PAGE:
- Depth of field definition
- Types of DOF and aliases
- What is Short Depth of Field in Photography?
- What is Deep Depth of Field in photography?
- What controls Depth of Field?
- Aperture and Depth of Field
- Focal length and DoF
- Distance relation
- Sensor vs DoF
- How to shoot Shallow Depth of Field?
- How to shoot Deep Depth of Field?
- Example of Depth of Field
- Hyperfocal distance
- Focus stacking method
- Depth of Field calculator
When we are getting introduced into photography we may become overwhelmed with how many terms and factors are there to consider to have a good shot. There are a lot of settings in our camera, and so many different devices and attachments to apply, and all this is needed just to have a certain control over your shot. With different settings and lenses, we can get shots affected differently. That way each image could achieve a variety of effects. In today’s article, we are going to discuss depth of field photography. We will make a definition for the term and how different settings and devices influence it. Knowing that theory you will be able to get control over your depth of field. To not keep all that in mind we will also suggest an easier way, but having that knowledge will allow you to comprehend the subject better, and then it comes automatically with experience.
Depth of field definition
So, what is Depth of Field? Different sources give different definitions of the term. For instance, Nikon says that Depth of field is determined by the distance from the nearest object plane in focus to that of the farthest plane also simultaneously in focus. The more simple put to this is that depth of field is the part of your photograph from front to back that is in focus. Due to the fact that the camera can only precisely focus the lens at one spot, at one distance at a time, sharpness gradually decreases on each side of the focus distance. Therefore, depth of field is the distance between the nearest and the furthest element in the scene that appears exactly sharp in the photo.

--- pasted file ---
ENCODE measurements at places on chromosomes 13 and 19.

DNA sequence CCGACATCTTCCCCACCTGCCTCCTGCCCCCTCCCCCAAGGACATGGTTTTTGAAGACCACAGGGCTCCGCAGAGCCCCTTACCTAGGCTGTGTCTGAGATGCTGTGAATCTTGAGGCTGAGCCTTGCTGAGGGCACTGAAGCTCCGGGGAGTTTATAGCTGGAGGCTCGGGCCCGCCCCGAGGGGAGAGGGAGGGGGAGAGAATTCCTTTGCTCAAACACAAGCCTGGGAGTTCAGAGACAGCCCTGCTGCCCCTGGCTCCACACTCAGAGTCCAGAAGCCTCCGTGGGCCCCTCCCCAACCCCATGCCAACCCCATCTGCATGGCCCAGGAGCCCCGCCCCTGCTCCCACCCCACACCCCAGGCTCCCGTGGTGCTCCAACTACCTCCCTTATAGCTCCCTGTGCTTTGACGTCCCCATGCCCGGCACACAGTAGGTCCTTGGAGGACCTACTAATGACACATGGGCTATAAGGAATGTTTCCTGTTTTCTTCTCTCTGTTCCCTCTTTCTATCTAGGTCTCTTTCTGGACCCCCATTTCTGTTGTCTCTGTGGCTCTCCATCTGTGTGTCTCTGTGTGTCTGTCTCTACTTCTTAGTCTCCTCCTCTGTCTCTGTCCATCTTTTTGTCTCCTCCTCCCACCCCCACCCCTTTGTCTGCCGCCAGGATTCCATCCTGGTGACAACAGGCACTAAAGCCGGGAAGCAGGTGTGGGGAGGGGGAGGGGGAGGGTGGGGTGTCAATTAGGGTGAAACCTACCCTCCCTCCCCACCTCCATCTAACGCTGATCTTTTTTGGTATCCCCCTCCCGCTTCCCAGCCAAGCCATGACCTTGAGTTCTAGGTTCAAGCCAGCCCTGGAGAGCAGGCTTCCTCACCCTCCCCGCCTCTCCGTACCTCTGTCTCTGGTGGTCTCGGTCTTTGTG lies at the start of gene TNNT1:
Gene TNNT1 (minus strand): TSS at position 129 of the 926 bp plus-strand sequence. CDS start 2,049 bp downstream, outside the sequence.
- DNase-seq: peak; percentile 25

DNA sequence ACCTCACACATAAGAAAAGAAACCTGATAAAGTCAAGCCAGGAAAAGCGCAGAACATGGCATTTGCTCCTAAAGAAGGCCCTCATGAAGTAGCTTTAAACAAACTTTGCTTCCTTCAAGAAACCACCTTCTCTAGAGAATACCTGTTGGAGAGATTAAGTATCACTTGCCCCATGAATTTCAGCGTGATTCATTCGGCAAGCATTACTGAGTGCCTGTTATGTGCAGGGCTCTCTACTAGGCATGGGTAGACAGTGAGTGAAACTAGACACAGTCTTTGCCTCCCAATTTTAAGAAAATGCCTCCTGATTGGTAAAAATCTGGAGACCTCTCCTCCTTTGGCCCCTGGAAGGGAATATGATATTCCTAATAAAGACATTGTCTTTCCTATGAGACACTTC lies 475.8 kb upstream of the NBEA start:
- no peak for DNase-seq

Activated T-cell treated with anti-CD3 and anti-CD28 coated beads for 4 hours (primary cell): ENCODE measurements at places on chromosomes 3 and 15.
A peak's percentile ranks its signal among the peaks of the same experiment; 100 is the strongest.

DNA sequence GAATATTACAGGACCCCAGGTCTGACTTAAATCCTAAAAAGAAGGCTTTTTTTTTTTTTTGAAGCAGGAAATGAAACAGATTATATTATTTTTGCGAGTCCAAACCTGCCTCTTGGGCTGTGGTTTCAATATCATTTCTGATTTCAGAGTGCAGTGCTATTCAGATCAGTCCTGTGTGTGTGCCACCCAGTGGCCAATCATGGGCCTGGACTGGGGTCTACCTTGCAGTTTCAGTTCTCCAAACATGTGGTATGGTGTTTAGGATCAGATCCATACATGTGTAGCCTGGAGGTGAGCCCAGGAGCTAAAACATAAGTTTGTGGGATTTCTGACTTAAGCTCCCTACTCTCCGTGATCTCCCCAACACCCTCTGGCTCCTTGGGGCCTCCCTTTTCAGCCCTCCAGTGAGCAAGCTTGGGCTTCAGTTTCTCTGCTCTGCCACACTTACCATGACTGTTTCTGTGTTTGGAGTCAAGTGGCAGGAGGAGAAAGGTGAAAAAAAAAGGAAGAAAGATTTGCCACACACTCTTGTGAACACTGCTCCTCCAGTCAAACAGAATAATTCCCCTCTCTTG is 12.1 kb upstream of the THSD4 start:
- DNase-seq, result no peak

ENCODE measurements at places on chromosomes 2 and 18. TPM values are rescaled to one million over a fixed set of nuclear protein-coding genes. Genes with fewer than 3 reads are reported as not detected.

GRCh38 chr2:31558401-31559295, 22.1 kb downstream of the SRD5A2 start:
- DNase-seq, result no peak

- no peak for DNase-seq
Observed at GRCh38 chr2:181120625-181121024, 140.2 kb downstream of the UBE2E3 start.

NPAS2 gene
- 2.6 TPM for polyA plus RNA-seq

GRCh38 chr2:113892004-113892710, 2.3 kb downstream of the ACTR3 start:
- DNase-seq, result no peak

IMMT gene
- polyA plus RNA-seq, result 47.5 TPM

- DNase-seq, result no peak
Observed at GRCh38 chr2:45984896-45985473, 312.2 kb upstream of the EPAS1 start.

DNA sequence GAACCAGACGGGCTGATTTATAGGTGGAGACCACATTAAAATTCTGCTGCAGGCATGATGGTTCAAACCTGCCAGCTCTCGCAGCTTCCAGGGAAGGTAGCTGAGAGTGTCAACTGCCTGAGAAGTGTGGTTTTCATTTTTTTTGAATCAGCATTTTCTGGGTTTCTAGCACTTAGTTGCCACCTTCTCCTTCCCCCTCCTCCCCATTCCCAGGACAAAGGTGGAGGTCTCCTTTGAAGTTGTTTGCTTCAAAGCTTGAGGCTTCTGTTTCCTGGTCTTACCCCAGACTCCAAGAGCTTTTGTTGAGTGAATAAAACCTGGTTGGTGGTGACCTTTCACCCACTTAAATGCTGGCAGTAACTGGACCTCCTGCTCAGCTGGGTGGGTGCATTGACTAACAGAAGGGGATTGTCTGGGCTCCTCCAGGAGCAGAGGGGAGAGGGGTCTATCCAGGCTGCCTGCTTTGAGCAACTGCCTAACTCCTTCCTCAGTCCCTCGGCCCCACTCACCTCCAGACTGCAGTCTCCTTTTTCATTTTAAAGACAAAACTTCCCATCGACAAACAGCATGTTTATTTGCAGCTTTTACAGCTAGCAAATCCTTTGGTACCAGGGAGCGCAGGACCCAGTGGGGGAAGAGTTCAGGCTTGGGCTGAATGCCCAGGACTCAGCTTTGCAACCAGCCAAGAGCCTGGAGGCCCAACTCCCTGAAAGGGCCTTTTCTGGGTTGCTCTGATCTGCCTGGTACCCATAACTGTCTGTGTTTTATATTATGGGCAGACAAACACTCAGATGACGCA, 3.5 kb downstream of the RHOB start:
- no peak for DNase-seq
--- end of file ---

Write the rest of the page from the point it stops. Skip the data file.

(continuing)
Types of DOF and aliases
Depth of field has 2 stances, shallow and deep. They can be named differently in different communities which may confuse beginners, so let us take a look at their aliases first.
Shallow, narrow, short, small – these are all the same kind.
Deep, long, wide, and deep focus – are also the same kind.
What is Short Depth of Field in Photography?
The shallow depth of field is when we have a small focus area to emphasize the subject when the rest is blurred in the frame.
What is Deep Depth of Field in photography?
Deep focus does the opposite and gives you clean images instead. Before we go to examples and the ways to use it we need to define what makes the difference.
What controls Depth of Field?
To define depth of field in photography we need to understand what factors influence it.
Setting up depth of field you get the creative control of what appears in focus and out of focus. By changing the settings in your camera you can control how deep or shallow this is. So when the depth of focus is deep we get a clear image all over the frame, and when it is shallow, we get only part of our image in focus while the rest is blurred to some extent.
There are 3 main and one co-factor that will allow you to adjust Depth of Field:
- Focal length
- Relative distances to subject and background
- Camera sensor
Aperture and focal length are the features of your lens while the distance to the subject and background is your physical proximity control. Camera sensor also takes its part in DOF control but is usually neglected because can be compensated with other settings. However, it is important to know the sensor influence because most of the time it stays in shadow. This is what controls the depth of field in photography. Let's look at how each aspect on this list will affect Depth of Field and trace the dependencies and interactions between them.
Aperture and Depth of Field